FPB 64-3 Iron Lady: Canada Bound From Hawaii

FPB 64-3 Iron Lady is Canada bound from Hawaii, a relatively short 2400 NM (+/-) trip, depending on how the Pacific high treats them. Pete Rossin is filling us in on weather and vessel performance data. Information from the last five days follows:

May 17

Seas slight. Wind direction and strength variable. 1650 RPM – 5.7 GPH, 1700 RPM – 6.5 GPH. Looks like we are fighting about .75 knots current. At 1650 we should be at least 9.7 knots and at 1700, we should be over 10 knots. Right now seeing 9.3 at 1700. Bottom and prop were done just before leaving. Alternator loads about 150 amps for some air con and normal underway boat loads.

Full fuel – less then half water. Re alternators, they are up and down so some of the difference between 1650 and 1700 was due to the alternators.

Winds holding steady SSE at 10 knots and barometer is rising – 1023 now. Sounds like high is building and we are motoring into the center of it. Hope it holds true – it is lovely. To hell with 35 knots on the nose – with short period, 3 meter seas was bad enough. That is why we bore off a bit and slowed down. Holding around 10 knots at present.

Total fuel burn rate since I got the boat averages 4.49 GPH. Burn rate for the last 20 hours at 1700 RPM is 6.00 GPH. Seawater and air temp are now down to 72 degrees. More later.

May 18

Noon position Hawaii time is 30 27N 150 26W. Barometer rising from 1022 earlier to 1024. Skies clear, wind SE at 15 to 20, beam seas from the SE 1 to 2 meters. Speed 9.8 knots. Fuel burn holding at just under 6 GPH.

Distance from Ko Olina is 652 nautical. Some evidence of the low west of us but looks like it is stalled against the high. GRIBs look good for the next 3 days at least. Beautiful day today but surfing looks unlikely for the time being, Dude.

Picked up 1 Mahi Mahi yesterday and 2 today – smaller but very nice fish. Dinner last night was Mahi Mahi dipped in flour, egg and panko bread crumbs, sauteed in fresh lemon infused oil. Served with fresh corn on the cob and Marquesan sauce.

Nobody can say we don’t eat well on Iron Lady.

May 19

Noon position Hawaii time plus 1 is 33 23N 147 26W. Barometer rising to 1025.  Skies – some high cirrus – winds aloft light as con trails are not moving or dissipating. Ground wind SE at 15 to 20 occasional 25. Beam seas from the SE 1 to 2 meters. Speed 9.8 knots. Distance from Ko Olina is 870 nautical.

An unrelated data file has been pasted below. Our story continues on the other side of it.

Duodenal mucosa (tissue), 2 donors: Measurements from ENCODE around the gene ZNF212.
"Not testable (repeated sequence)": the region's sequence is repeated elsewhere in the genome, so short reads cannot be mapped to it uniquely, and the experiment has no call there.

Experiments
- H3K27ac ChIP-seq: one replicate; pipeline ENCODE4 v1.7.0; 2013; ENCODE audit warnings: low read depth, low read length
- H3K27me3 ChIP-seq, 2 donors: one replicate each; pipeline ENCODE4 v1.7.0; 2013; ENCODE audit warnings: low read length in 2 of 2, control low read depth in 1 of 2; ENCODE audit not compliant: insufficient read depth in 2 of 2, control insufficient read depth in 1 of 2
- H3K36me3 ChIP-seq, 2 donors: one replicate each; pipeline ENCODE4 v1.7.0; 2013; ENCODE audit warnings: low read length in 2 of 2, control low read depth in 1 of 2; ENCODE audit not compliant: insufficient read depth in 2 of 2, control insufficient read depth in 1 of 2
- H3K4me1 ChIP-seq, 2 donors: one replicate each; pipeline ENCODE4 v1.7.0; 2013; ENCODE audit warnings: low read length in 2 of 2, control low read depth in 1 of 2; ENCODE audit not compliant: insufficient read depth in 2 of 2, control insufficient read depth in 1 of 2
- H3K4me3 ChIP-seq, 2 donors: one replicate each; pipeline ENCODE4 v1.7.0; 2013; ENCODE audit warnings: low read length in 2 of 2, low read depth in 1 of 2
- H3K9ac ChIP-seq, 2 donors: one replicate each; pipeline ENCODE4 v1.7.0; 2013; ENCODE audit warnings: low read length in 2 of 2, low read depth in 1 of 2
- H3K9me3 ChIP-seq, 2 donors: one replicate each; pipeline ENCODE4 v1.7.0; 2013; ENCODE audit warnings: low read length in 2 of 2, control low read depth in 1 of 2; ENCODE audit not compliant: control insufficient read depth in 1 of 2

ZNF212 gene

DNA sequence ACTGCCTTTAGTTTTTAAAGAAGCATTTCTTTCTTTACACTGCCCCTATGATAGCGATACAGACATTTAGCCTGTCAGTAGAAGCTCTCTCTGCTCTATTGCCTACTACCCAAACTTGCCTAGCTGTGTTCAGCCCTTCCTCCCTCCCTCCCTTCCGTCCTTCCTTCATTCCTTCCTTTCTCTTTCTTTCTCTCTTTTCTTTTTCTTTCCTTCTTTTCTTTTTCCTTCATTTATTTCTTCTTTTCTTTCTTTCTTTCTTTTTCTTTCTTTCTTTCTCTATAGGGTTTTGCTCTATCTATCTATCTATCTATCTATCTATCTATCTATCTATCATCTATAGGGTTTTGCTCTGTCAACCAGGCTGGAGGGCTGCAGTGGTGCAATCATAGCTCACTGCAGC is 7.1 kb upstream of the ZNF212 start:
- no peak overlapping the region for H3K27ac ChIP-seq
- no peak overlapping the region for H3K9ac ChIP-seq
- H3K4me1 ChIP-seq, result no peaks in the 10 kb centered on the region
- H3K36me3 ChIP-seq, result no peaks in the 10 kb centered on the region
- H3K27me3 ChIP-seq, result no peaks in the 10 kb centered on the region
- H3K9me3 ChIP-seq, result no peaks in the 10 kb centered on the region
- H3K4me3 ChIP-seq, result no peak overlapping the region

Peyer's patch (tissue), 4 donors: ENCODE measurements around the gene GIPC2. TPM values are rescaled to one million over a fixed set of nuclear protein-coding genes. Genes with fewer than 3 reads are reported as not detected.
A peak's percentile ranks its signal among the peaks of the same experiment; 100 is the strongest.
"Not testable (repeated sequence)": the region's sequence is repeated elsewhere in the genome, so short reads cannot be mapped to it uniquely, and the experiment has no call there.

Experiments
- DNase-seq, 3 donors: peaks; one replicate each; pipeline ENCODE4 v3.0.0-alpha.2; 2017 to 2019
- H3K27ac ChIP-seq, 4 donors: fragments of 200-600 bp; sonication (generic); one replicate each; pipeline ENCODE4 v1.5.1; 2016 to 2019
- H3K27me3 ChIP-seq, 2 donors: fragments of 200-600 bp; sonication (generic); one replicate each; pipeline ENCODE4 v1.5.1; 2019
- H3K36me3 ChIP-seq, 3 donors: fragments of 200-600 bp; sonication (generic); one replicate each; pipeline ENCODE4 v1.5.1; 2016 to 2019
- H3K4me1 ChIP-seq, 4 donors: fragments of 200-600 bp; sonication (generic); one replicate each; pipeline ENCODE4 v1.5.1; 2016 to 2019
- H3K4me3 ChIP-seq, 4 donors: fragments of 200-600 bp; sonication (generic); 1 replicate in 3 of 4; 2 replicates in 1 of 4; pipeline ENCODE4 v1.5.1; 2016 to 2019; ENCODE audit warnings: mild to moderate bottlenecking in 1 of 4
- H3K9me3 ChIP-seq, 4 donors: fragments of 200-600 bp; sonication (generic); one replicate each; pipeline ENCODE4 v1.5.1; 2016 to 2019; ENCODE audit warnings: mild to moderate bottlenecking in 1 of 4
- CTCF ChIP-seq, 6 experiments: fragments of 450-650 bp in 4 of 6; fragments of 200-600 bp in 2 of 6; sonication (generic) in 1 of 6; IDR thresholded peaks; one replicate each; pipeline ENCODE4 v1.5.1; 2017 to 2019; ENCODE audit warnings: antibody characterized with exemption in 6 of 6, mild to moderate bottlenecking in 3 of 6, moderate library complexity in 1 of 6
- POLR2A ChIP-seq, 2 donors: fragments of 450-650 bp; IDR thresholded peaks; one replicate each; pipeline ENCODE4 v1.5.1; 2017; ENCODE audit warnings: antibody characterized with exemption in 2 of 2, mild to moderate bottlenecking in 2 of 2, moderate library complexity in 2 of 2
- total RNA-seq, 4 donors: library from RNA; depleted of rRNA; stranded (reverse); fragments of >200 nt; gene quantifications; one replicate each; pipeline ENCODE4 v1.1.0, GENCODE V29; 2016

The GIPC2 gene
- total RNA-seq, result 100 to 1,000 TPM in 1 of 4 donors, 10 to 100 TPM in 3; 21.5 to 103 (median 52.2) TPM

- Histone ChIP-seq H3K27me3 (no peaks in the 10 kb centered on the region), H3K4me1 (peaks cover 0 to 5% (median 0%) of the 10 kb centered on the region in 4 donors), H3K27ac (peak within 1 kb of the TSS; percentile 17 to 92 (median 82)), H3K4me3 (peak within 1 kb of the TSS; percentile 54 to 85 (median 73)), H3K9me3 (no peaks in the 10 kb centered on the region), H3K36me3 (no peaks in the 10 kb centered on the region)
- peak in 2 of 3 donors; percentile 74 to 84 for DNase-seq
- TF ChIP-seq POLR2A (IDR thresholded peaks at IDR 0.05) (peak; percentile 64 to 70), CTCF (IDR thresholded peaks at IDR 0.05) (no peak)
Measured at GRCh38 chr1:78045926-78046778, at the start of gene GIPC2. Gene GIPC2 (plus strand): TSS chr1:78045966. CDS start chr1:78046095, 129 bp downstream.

If it sounds like the last two days, it is. Looks like we are tracking the high and staying in the same relative position to it. Some indication that winds may be clocking SSE so it may be moving on.

Currents stronger then expected with speeds down to 8.5 knots at times. Seems to be eddies as it comes and goes.

3 Mahi Mahi yesterday – another great day.

May 20

0800 position this morning is 35 34 N 144 58 W 1030 miles form Honolulu. Barometer 1027 and rising, winds SSE at 20 knots, COG 029 degrees, speed 9.8 knots. 24 hour run was 216 miles, as we are still being impacted by adverse currents that occasionally reduce our speed to 8.8 knots. We are approaching the midpoint of our passage.

As a private pilot and long time mariner, I have always studied weather. While not a professional by any means, I am a serious student – especially when the nearest land is over 1000 nautical away.

We have lots of high end weather resources on board including the advice of Rick Schema, a professional weather router. Via our SSB, we can download GRIB files, satellite pictures, surface analysis charts, 500 mb charts along with forecasts including wind and waves. If need be, we can fire up the sat system and use the internet but that gets pretty expensive at $10 per MB.

At any rate, I routinely try to develop my own forecast based on things we strictly have access to on board before I run to the other stuff. It is an interesting and fun exercise to see just how close you can come – and there may come a time when that is all you have.